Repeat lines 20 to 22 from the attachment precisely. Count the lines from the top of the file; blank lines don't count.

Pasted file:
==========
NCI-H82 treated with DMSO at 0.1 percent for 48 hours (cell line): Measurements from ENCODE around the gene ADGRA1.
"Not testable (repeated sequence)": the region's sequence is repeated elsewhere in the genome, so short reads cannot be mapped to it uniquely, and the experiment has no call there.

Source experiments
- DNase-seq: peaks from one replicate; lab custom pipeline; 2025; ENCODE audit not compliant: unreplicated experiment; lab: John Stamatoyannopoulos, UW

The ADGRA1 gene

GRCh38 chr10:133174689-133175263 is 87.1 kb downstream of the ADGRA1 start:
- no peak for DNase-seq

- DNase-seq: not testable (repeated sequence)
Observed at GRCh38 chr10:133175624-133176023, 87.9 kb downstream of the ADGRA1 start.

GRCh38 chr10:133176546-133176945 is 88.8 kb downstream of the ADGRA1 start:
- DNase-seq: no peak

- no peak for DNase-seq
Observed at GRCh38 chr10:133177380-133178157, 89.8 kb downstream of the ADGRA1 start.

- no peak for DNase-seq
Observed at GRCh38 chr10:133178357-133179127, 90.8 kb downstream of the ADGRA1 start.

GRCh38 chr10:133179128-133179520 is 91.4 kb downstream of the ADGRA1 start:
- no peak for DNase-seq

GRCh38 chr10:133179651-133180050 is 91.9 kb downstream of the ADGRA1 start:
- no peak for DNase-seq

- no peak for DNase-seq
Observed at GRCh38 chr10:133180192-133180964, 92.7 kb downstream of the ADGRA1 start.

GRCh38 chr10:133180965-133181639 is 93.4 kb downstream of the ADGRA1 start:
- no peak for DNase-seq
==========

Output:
- no peak for DNase-seq
Observed at GRCh38 chr10:133180192-133180964, 92.7 kb downstream of the ADGRA1 start.

GRCh38 chr10:133180965-133181639 is 93.4 kb downstream of the ADGRA1 start: